Thousands of Americans build their own homes, but retired residential contractor Larry Pett built his own mid-century modern house in Virginia-Highland. He also designed and built much of the wood furniture inside.
With wife, Adele, they scoured world artist markets and the internet to select “just so” fabrics and trimmings to evoke the 1950s in melon tones with amber accents. Self-deprecating and a no-frills type of guy, Larry tells a story with each plank of wood, matching and contrasting the lustrous grains. In one table, he incorporates six types of wood with symmetry, using his head and hands in one of the most primitive forms of art.
He said, “Wood crafting is honest and forgiving, where perfect is the enemy of good.” Architectural Digest (April, 2020) expounded on re-creating the lost art of making one’s own wood furniture that “lasts longer and gives the artist an adrenaline rush, using blades and whirring machines…a few inches lost there, a wonky corner here.”
To Larry, the texture of an unrefined plank is an unknown challenge and a tactile experience.
New Yorker Larry met Adele Cohen, from Murfreesboro, Tenn., in Atlanta, where they both worked in public health. Larry retired in 2015 after running Housewright, a residential remodeling firm. Adele laughed, “Growing up in Murfreesboro was not so bad, as we attended services in Nashville.”
Marcia: Explain how you “hands-on” build the furniture.
Larry: The wood is already rough-sawn when I get it. I make a rough design, then plane, cut, join, sand, shape, and finish…I’m at my happiest creating. The kitchen table is cherry wood, dining table is mahogany, the den coffee table is a mixture of wood I had from leftovers.
Adele: It’s fascinating. He often starts with not much of a plan. He’s just creative and a problem solver combined…talented in that way. He even made the picture frames in here.
About the only wood structure here that Larry did not build is the twisted oak pedestal with the canary glass sculpture under the Yayoi Kusama, “Pumpkin,” photograph.
Marcia: What are some special mid-century modern touches you incorporated?
Larry: The three levels of hickory wood open stairs have glass panels and stainless-steel handrails (southern staircase). As an afterthought, we fitted the elevator into the plan.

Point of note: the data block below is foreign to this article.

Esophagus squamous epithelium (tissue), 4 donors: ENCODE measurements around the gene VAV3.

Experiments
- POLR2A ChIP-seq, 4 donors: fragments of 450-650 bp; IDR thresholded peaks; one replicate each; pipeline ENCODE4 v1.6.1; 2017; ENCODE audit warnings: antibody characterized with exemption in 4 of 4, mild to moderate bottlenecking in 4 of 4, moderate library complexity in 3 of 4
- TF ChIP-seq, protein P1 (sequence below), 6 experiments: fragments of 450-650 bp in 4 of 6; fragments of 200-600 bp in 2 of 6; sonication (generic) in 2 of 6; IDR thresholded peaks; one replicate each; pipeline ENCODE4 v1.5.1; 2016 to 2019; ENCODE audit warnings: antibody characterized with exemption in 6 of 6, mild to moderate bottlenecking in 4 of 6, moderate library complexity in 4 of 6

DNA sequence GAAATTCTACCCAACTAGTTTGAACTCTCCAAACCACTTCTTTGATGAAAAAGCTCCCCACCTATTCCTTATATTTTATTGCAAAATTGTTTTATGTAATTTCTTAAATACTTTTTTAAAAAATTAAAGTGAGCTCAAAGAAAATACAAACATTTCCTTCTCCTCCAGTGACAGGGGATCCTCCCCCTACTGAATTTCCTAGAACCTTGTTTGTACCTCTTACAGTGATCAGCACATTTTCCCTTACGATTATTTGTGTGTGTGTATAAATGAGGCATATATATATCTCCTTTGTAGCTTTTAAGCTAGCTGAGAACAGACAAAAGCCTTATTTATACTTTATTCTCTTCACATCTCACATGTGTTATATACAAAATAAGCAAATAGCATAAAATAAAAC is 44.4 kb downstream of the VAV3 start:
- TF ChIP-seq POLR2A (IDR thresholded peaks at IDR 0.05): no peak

Furniture-wise, we ordered these custom ultra suede chairs by Joybird, in lime and salmon sherbet hues. We framed the fireplace with ochre porcelain tiles, then mirrored that in the kitchen backsplash.
The soffit fireplace hearth is raised from the floor and finished with cement panels. The fireplace “surround” is forged black sheet metal. Flooring throughout is bamboo. Dining and a few accent seats are from By Design for their clean lines. It sort of all fits together.
The upper level is not mid-century, but rather, prairie style with antique craftsman furniture.
Adele: Funny story about rugs. We were in Turkey, and undecided about whether to buy rugs which might not have worked in our house. Surprisingly, six months later, the rug dealer from Istanbul showed up here with a variety of rugs, so we made a deal and purchased two.
Marcia: What kind of art do you collect?
Adele: I am self-appointed “chief of arts festivals.” I’ve been to almost every local festival over the past 20 years. We have this Jules Burt original, “Six Painted Ladies,” from when Jules had a shop in Virginia Highlands. The steel guitar in the kitchen is by Kathy Walter from Marietta.
I collect snake and shark sculptures, Larry acquired masks from Indonesia, Guam, Mexico, Micronesia and South America.
We have prints by Fernando Botero, a famous Colombian artist who sculpted and painted depictions of obese people. One of my favorites is an original oil painting from Cuzco, Peru, in the Inca style of building stones and regional gold flecks. We like to support the locals wherever we go.
Larry: I have panoramic photographs by the late Ray Herbert, “Panorama Ray,” of Times Square in the 1980s and “Virginia at Highland” in 1981. We have a framed collection of photos of covered bridges, taken on our trip to New England. We commissioned a painting by Marietta artist Paul Flack, when we saw his work at Paris on Ponce. Basically, we are folk-art focused and can’t be put in a box.
Years ago we had a memorable visit to Summerville, Ga., and spent a few hours with Baptist minister-turned folk artist Howard Finster. We purchased a piece, which he inscribed, “You left your cradle on a trip through this world. Come back to that cradle.” While there, he happened to be conducting a wedding, and we were invited to serve as witnesses.
We buy weird stuff wherever we find it, in the U.S. or abroad. I can’t always remember where everything comes from. It’s what we enjoy.
Marcia: You have a strong opinion about lighting?
Larry: We don’t care for ceiling lighting. We prefer wall sconces and have a variety which we collected over time. We have one very authentic craftsman prairie-style table lamp. The lighting fixture in the kitchen is from Lucca, Italy. There is an “ugly” hanging light in the screen porch which most people laugh at, but which Adele and I like.
Marcia: What tips can we glean undertaking building a home?
Larry: Plan on it costing more than you budgeted and taking more time. We figured this was our last house, so, OK. We have thicker walls than most houses with foam insulation, 22 solar panels on the roof to reduce the power bill substantially. As contractor, I subbed out the things I can’t do (plumbing, etc.) but did the interior trim and carpentry.
Finally, do it the way you want. Don’t worry about selling it years in the future. By then, everything changes anyway.